ST. PETER'S ON THE WALL
Bradwell-on-Sea, not to be confused with the nearby Power Station, is a small, ancient village at the very end of the big square peninsular of Essex which is topped and tailed by the Blackwater and Crouch rivers respectively. Go through the village and carry on towards the sea ... the landscape gets bleaker and flatter and then, just before fields turn to salt marshes, there it stands - a tiny little building, obviously very old, and apparently standing in the middle of nowhere.
Surprisingly this building has up to 1,000 a year, including an annual pilgrimage on the first Saturday in July.
The building was founded by St. Cedd in 654 over the ramparts of the Roman Fort which stood here (hence the name "on the Wall") of which nothing but hummocks and a couple of very small bits of wall remain. He built the church as a Cathedral and was Bishop of Essex until his death in 664 when the Diocese became part of London.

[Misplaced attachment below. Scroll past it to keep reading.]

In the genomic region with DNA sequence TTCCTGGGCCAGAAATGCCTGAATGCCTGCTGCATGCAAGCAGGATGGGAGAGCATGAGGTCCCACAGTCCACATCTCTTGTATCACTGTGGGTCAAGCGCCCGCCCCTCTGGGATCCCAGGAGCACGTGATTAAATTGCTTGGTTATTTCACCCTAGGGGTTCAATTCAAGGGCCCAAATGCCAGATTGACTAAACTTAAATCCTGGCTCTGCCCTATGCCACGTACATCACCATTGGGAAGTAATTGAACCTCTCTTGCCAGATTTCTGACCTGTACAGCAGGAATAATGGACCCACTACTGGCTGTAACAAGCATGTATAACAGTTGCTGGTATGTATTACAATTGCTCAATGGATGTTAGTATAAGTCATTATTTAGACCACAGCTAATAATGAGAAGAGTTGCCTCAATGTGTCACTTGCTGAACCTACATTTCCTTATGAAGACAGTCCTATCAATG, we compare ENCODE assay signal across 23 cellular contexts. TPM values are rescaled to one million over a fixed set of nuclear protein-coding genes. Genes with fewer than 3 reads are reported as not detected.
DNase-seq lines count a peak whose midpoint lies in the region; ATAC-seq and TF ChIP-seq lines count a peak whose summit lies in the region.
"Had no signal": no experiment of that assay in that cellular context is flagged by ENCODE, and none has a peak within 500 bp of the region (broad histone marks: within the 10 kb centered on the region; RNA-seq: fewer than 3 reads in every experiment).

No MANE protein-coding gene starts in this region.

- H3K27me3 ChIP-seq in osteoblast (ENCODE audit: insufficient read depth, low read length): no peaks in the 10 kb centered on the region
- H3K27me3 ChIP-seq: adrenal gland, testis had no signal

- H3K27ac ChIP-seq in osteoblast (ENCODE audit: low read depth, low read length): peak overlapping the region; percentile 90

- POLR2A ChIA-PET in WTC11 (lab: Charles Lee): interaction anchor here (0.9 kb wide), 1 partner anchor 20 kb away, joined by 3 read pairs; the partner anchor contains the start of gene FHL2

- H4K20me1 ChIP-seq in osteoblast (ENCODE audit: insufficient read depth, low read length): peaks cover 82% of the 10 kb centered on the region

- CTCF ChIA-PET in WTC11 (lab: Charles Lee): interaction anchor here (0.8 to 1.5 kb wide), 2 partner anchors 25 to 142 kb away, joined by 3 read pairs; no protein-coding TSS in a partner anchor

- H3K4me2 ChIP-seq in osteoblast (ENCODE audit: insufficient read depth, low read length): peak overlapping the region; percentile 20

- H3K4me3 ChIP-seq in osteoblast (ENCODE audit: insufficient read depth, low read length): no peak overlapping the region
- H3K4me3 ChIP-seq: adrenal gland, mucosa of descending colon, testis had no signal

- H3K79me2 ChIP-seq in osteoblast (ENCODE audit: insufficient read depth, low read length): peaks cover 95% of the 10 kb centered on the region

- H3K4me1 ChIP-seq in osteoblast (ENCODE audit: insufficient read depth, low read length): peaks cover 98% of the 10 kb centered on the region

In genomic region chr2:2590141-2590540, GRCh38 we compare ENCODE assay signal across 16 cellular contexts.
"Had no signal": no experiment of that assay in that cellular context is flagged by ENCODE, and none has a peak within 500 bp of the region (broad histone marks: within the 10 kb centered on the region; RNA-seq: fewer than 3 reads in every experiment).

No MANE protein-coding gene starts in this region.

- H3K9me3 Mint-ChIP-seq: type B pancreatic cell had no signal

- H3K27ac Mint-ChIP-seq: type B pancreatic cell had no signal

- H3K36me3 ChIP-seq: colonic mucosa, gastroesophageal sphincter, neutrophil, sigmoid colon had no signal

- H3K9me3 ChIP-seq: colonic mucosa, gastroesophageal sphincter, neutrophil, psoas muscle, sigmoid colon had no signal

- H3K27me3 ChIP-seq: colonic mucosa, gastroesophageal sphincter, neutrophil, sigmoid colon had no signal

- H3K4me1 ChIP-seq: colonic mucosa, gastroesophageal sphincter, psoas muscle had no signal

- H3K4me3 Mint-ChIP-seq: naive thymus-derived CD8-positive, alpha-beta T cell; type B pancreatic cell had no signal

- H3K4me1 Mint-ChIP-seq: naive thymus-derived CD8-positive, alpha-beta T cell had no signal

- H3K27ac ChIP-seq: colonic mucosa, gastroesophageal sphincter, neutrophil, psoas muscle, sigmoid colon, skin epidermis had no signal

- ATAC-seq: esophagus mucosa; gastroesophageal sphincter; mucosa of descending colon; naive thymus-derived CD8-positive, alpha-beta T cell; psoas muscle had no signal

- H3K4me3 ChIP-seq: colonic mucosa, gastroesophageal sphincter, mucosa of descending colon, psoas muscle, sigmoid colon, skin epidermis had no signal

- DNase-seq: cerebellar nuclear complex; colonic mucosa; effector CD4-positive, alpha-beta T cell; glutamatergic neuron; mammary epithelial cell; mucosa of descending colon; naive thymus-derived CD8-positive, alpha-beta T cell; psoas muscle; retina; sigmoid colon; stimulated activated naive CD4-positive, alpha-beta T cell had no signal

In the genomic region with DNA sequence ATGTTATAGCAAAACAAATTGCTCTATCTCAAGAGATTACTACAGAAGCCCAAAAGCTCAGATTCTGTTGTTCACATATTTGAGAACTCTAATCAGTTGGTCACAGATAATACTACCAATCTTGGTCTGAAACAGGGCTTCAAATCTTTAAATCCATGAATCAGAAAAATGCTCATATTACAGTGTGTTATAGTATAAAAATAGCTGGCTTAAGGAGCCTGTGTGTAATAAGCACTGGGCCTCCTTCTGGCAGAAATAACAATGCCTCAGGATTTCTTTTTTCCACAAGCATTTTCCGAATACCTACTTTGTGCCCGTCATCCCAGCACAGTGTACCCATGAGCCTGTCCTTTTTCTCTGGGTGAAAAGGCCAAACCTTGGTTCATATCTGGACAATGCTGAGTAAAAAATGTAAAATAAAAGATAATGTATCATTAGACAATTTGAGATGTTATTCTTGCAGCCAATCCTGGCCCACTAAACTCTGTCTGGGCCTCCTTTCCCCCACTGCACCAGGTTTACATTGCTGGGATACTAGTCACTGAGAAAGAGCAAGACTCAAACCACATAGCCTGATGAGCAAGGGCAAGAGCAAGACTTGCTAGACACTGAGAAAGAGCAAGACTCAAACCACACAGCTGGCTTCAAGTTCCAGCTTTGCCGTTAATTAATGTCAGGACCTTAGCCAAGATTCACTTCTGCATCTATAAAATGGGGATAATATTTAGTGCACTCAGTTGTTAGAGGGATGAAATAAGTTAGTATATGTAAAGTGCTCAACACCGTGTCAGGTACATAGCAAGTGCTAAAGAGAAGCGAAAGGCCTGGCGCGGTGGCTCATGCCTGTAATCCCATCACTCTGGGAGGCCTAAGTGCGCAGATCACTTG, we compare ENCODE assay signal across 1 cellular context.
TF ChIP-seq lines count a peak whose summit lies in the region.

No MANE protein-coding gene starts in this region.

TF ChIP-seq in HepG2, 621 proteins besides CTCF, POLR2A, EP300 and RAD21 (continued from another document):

From 1068 until 1391 the Chapel, as it had then become, was owned by the Benedictine Monks of St. Vallery in France. In 1391 the Chapel was sold into private ownership and for many years it was used as a storage place or even a barn for cattle. In 1920 it was reconsecrated and became a working church once more.
Because it ceased to be a Cathedral very quickly what stands today is the earliest "Cathedral work" to remain in England, simply because earlier Cathedrals were heavily rebuilt in later times. If you find yourself in the area it is worth making the trek out to St. Peter's on the Wall, if nothing else for the sense of grand isolation this spot inspires.
Photo - Andrew J. Müller
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